Option 3: Prepare and deliver a speech by a member of one of the reform movements
Option 4: Analyze the historical scholarship of Katz, Cott, Ginsberg, Phillip, Elkins, and Levine to develop a thesis and answer district essential question # 4 How does the advancement of society facilitate change?

Unit 8: Sectionalism and Crisis of Union (1818-1860)

Unit Overview: The causes of the Civil War, including territorial expansion, Lincoln’s election as President, and the abolitionist movement (both radical and moderate) are examined. The debate over the extension of slavery, and the political systems which supported both sides of the debate are highlighted.

Standards: NCSS History Standards: Era 4 Expansion and Reform 1B, 1C, 2C, 2D, 2E, 3B, 4A, 4B

Themes addressed: American diversity and identity, American culture, demographic patterns, economic, political, and social transformations and institutions, religious development, social reform movements, slavery and its consequences, environmental and global considerations, and war and diplomacy

Content Areas:
1. Manifest Destiny and its influence on Euro-Americans and Native-Americans
2. The origin of the Republic of Texas and the controversy concerning its annexation by the United States
3. The Mexican War
4. How the question of slavery deepened divisions between the North and South, ending the long tradition of compromise over the issue
5. The impact of the Wilmot Proviso on the sectional controversy
6. The Compromise of 1850 and popular sovereignty
7. the role of the major political parties in the widening sectional conflict
8. The Fugitive Slave Law and the Dred Scott Decision.
9. The Lincoln Douglas debates
10. John Brown’s raid on Harpers Ferry
11. Abraham Lincoln's victory in 1860 and the effect of his election on the sectional crisis
12. Secession

Instructional strategies: lecture/notes, document analysis, examining a court case, evaluate and analysis historical scholarship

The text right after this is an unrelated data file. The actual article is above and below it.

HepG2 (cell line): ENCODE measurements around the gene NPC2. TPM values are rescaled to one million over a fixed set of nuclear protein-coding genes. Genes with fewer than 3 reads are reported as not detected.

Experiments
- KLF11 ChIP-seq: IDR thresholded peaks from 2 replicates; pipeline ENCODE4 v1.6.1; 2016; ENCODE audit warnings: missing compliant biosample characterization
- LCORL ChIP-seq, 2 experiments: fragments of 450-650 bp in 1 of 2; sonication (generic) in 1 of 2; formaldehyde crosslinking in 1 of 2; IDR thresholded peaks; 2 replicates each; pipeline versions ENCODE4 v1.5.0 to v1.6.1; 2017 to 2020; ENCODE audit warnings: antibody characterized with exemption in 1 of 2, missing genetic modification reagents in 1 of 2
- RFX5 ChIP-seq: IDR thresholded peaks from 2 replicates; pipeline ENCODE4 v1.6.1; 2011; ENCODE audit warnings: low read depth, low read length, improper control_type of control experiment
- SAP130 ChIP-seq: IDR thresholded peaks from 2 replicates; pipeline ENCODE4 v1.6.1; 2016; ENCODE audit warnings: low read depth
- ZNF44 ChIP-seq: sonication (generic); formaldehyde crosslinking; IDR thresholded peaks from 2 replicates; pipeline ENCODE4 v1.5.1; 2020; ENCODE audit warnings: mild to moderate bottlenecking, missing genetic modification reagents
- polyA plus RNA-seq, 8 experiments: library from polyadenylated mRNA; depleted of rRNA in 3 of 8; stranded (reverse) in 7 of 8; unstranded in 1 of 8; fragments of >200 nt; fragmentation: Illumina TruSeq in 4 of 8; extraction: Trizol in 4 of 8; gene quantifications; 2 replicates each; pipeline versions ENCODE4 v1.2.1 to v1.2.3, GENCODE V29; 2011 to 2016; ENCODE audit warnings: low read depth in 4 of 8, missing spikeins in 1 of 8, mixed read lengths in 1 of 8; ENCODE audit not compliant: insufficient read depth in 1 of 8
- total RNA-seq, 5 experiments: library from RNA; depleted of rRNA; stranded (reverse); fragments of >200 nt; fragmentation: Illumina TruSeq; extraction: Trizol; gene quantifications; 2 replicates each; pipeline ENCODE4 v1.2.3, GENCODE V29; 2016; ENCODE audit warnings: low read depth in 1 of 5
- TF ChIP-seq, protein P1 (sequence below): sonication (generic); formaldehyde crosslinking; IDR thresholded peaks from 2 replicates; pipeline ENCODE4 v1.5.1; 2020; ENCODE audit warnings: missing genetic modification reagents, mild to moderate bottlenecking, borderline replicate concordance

Major Assignments:
Text The American Pageant
Chapter 17 Manifest Destiny and Its Legacy
Chapter 18 Renewing the Sectional Struggle
Chapter 19 Drifting Toward Disunion
Map Assignment (select one) (1) Review the three maps showing the nation's changing policies toward slavery in the territories between 1820 and 1854. (a) What were the three acts of Congress that marked these changing policies, and when did they take place? (b) How did the last of these acts undo the compromise achieved in the first one? (2) Using a photocopy of a map of the United States, label the following locations. Next to each label, briefly explain its importance in events leading to the Civil War. Kansas Territory Illinois Washington, D.C. Richmond, Virginia Harpers Ferry, Virginia Fort Sumter, South Carolina
Varying Viewpoints: Examine historical excerpts from Charles and Mary Beard’s The Rise of American Civilization , Allan Nevins’ The Ordeal of Union , David Potter The Impending Crisis , Eric Fonner’s Free Soil, Free Labor, Free Men and Michael Holt’s The Civil War and Reconstruction Additional Resources:
Manifest Destiny
Bleeding Sumner , 1856 , by Charles Sumner
The Dred Scott Decision , 1857 , by Roger Taney
The Gathering Storm , 1857 , by Hinton Rowan Helper
Astounding Disclosures! , 1858 , by Robert Goodenow
Facts for the People , 1858 , by Abraham Lincoln
Facts for the People , 1858 , by Abraham Lincoln
Facts for the People , 1858 , by Abraham Lincoln
Facts for the People , 1858 , by Abraham Lincoln
Speech Delivered in Springfield , 1858 , by Abraham Lincoln
Harpers Ferry , 1887 , by Annie Brown Adams
Address of John Brown to the Virginia Court... , Undated but probably December 1859 , by John Brown
Stephen A. Douglas to N. Prescott , 1860 , by Stephen A. Douglas
The Secession Crisis , 1860
The Underground Railroad Slaves who fled risked the hardships of fugitive life, the danger of capture, and even the threat of death. Text with map, images and video clip..
A Shifting Political Landscape Would new territories and states allow slavery?
A War Begins Read New York and South Carolina newspaper reports on the outbreak of war in 1861.